The Corolla nameplate has been around for decades, and nearly every generation of South Africans have witnessed one in the family at some point in their lives. In 1966 the first Corolla rolled out of the production plant and the model is still going strong over 50-years later. Of course, it’s seen many changes over the years, and now in its 12th generation, the 2020 Corolla is the finest we’ve witnessed yet.

You see Toyota has been conservative with the Corolla’s styling for some time now, and really, the last handsome Corolla was the 8th generation, remember the Rxi shape? Every generation in-between has looked too mature, attracting an older audience like my folks – until now. In its current form, the Corolla looks ultra-modern and sporty, boasting crisp edges from front to rear. I think we can safely say that it now appeals to a different crowd, a younger crowd. You’ll find twenty-year old’s casting inquisitive glances over at the Corolla. Its front end is what steals the show to be quite frank, that sharp design with slim LED headlamps, and of course, the large grille. Something about that face conveys a message of serious intent from Corolla.  Its designers have given it a sporty profile overall, while its engineers worked on lowering it by 20mm. All these tweaks and changes further enhance it’s athletic appearance, especially when sitting on that 17-inch alloy.

When driving the new Corolla, you can’t help but notice how refined and premium it feels. At our disposal was the 2.0 XR in manual, and the gear and clutch action was very smooth and positive. It doesn’t drive the way you would expect a Corolla to drive – it’s better. Those large side mirrors look good and become even more noticeable when driving on the highway thanks to wind resistance creating noise at speeds. A multifunctional steering wheel is on steering duty, and the Corolla’s premium feel flows into this area of the vehicle as well. The buttons on the wheel don’t have that common click-like feel when being pressed, but instead, feel soft and upscale.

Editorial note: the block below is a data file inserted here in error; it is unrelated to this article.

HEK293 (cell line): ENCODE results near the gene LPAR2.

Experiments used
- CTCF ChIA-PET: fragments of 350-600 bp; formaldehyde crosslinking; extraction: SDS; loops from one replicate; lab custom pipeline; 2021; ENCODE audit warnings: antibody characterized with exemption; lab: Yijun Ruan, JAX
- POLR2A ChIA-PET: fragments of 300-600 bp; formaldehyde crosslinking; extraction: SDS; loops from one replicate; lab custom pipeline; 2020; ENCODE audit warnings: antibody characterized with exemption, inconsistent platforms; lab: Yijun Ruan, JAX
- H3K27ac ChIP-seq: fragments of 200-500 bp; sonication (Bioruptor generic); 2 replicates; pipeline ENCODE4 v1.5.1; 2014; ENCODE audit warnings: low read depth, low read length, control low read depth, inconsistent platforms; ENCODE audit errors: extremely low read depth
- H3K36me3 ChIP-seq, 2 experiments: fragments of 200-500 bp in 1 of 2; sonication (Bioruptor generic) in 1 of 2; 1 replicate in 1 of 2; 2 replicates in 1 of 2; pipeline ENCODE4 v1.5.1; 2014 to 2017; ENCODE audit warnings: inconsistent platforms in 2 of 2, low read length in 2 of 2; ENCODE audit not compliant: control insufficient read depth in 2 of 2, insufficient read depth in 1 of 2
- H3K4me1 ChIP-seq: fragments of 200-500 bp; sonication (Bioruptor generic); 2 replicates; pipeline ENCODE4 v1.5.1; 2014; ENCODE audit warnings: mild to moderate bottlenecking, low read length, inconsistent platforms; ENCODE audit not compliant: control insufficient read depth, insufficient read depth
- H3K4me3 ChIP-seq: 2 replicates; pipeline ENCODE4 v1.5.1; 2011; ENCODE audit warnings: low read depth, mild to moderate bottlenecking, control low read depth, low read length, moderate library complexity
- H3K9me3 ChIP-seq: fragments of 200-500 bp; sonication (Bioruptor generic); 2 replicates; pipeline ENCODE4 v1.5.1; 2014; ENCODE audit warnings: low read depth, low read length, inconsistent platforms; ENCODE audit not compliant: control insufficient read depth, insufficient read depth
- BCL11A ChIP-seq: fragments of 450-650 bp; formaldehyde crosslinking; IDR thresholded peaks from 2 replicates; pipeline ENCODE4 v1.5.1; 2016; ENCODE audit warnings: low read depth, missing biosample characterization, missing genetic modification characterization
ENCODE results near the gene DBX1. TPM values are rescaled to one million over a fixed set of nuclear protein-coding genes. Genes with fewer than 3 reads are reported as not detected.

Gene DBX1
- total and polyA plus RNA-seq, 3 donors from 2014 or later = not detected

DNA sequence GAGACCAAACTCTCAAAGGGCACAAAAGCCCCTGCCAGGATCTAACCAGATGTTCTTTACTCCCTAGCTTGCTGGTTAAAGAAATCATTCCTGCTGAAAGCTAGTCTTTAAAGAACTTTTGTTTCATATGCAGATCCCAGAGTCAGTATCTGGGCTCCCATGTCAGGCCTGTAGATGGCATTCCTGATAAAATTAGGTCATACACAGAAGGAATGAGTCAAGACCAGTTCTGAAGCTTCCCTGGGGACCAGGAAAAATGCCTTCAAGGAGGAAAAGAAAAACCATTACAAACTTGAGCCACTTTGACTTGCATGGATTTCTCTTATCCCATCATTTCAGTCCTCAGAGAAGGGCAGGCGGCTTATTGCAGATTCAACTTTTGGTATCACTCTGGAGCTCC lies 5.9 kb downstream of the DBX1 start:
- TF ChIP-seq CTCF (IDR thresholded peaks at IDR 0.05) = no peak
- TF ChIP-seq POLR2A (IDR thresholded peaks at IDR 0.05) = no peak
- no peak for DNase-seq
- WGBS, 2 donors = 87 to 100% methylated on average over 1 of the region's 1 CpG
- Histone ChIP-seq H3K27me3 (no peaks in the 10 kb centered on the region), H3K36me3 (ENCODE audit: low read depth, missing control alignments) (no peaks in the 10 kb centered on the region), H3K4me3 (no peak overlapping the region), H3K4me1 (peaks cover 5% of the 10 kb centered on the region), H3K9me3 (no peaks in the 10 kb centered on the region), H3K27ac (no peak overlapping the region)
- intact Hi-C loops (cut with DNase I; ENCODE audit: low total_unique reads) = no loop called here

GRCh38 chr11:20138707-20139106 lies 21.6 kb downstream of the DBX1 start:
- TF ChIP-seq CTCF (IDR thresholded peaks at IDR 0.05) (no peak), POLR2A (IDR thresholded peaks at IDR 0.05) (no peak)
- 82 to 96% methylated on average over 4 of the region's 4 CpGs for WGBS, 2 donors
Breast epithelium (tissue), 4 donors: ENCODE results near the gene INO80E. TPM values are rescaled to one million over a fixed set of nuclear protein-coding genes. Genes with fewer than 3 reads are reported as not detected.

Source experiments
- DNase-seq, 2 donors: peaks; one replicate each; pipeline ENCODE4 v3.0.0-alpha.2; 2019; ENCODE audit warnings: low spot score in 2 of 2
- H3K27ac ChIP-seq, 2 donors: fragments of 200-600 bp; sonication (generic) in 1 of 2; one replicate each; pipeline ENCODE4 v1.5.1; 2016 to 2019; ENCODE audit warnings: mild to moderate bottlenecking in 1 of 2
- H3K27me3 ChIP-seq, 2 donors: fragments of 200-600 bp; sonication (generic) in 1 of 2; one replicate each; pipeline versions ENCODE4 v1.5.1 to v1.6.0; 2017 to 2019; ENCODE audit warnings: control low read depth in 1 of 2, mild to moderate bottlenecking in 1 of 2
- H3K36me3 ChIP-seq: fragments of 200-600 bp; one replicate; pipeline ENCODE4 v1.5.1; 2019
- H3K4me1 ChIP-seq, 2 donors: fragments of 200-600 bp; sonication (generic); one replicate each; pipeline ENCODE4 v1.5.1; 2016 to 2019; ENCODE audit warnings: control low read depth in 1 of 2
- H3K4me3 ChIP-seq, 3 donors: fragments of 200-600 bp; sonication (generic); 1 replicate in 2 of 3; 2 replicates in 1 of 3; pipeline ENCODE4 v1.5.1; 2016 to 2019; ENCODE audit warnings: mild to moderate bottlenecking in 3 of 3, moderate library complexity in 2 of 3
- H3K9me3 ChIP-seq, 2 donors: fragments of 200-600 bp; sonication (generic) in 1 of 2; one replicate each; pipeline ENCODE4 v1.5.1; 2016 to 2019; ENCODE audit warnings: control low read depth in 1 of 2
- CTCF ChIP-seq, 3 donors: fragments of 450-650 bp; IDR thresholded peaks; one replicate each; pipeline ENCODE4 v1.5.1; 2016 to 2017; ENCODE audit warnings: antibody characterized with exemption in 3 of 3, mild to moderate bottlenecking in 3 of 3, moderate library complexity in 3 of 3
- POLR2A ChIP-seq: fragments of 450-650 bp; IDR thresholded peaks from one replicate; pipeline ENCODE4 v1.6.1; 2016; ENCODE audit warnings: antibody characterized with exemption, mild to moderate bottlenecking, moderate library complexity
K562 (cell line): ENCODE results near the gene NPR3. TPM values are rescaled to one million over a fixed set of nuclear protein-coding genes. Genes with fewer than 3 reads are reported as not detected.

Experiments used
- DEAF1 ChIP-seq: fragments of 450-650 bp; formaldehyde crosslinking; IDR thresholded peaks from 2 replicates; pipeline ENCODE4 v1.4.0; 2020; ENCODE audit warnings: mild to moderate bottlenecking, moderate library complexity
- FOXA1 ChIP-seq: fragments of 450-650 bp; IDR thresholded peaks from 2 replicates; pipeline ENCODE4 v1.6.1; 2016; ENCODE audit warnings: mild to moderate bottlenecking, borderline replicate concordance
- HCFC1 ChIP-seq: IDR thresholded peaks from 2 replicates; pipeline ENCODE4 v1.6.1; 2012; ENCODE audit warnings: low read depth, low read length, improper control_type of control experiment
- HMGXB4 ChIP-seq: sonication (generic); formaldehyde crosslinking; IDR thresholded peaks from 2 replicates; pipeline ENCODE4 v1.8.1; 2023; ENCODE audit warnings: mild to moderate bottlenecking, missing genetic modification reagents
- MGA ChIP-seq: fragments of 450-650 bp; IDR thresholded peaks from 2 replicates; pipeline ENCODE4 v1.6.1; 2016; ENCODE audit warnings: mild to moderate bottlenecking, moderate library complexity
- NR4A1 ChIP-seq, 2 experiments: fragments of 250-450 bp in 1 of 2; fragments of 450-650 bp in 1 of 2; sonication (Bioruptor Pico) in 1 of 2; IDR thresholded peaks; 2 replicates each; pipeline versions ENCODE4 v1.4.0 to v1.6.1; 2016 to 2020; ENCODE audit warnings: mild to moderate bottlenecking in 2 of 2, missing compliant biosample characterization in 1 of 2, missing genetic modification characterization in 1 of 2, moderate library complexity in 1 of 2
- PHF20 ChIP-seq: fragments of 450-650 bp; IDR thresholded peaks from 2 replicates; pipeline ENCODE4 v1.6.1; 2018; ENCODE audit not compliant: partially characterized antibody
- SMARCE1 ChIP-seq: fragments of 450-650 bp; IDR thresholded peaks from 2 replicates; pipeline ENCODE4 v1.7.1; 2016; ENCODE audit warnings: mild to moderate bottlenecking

The new Corolla range consists of a hatch as well as a sedan, the latter of which we drove. Interestingly, Toyota has offered three engine derivatives in the range, combining turbo as well as non-turbo drivetrains, depending on spec. There’s a 1.2T XS on the menu, which is the only turbo variant and is only available in the hatch. It can be had in both in manual and auto. Also available is a 1.8 XS, as well as a 2.0 XR – both of these are exclusive to the sedan, understandably so considering the extra mass. What isn’t very clear is why these two are not turbo-charged. Granted, non-turbo engines live longer than their forced induction counterparts, and maybe Toyota was looking at it from that perspective. Either way, it felt both awkward and pleasant to drive a naturally aspirated 2.0-litre four-cylinder. The lack of boost when hitting the throttle is something that takes getting used to, while its simplicity and the feeling natural engine power at work is a refreshing experience. 

Inside, the cabin is rather plain compared to the eye-catching exterior design. Call it a minimalist approach to interior design, but Toyota has kept this space very simple. The seats bolted in here are aesthetically appealing and not run-of-the-mill. They look chunky and supportive, although that doesn’t always translate to comfort. Finding your ideal driving position is near impossible, and they feel rather awkward. Although this could purely be a personal thing. Toyota’s instrument clusters are always a contentious point. Although they provide all the necessary information relating to the vehicle and driving, they do look a tad outdated in these modern vehicles. To offer the Corolla sedan at such an affordable price point (R380 200 starting) the designers had to trim the fat in certain areas, and the interior is one of them. Hard plastic panels have been utilized here, and we appreciate the effort, especially during these difficult economic times. Having your cake and eating it is still somewhat of a fairytale – we live in hope.

Corolla sedan pricing:

Corolla 1.8 XS CVT – R 380 200

Corolla 2.0 XR 6MT – R 420 500

Corolla 2.0 XR CVT – R 433 700

By Gugu Masuku

Gugu Masuku